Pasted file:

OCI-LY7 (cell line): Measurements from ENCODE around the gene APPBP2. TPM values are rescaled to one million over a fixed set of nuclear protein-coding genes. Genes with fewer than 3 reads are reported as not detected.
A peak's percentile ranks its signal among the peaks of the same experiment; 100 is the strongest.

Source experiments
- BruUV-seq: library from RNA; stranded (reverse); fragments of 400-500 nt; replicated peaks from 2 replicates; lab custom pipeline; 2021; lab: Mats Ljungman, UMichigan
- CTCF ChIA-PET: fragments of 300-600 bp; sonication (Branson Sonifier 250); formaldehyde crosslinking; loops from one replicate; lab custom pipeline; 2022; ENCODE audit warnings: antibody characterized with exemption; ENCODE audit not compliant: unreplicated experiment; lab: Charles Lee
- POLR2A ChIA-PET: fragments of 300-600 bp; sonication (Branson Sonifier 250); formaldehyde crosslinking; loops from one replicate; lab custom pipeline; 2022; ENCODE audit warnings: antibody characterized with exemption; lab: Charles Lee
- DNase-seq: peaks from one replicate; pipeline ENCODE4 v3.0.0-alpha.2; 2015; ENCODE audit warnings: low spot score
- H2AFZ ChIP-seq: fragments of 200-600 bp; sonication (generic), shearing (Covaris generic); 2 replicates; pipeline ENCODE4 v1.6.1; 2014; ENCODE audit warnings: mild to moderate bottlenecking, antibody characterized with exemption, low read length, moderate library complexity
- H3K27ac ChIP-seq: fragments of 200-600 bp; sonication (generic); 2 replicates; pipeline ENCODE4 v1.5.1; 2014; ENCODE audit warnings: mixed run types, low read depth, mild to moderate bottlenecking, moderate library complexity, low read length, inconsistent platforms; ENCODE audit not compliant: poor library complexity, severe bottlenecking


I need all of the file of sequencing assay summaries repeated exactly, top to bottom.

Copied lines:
OCI-LY7 (cell line): Measurements from ENCODE around the gene APPBP2. TPM values are rescaled to one million over a fixed set of nuclear protein-coding genes. Genes with fewer than 3 reads are reported as not detected.
A peak's percentile ranks its signal among the peaks of the same experiment; 100 is the strongest.

Source experiments
- BruUV-seq: library from RNA; stranded (reverse); fragments of 400-500 nt; replicated peaks from 2 replicates; lab custom pipeline; 2021; lab: Mats Ljungman, UMichigan
- CTCF ChIA-PET: fragments of 300-600 bp; sonication (Branson Sonifier 250); formaldehyde crosslinking; loops from one replicate; lab custom pipeline; 2022; ENCODE audit warnings: antibody characterized with exemption; ENCODE audit not compliant: unreplicated experiment; lab: Charles Lee
- POLR2A ChIA-PET: fragments of 300-600 bp; sonication (Branson Sonifier 250); formaldehyde crosslinking; loops from one replicate; lab custom pipeline; 2022; ENCODE audit warnings: antibody characterized with exemption; lab: Charles Lee
- DNase-seq: peaks from one replicate; pipeline ENCODE4 v3.0.0-alpha.2; 2015; ENCODE audit warnings: low spot score
- H2AFZ ChIP-seq: fragments of 200-600 bp; sonication (generic), shearing (Covaris generic); 2 replicates; pipeline ENCODE4 v1.6.1; 2014; ENCODE audit warnings: mild to moderate bottlenecking, antibody characterized with exemption, low read length, moderate library complexity
- H3K27ac ChIP-seq: fragments of 200-600 bp; sonication (generic); 2 replicates; pipeline ENCODE4 v1.5.1; 2014; ENCODE audit warnings: mixed run types, low read depth, mild to moderate bottlenecking, moderate library complexity, low read length, inconsistent platforms; ENCODE audit not compliant: poor library complexity, severe bottlenecking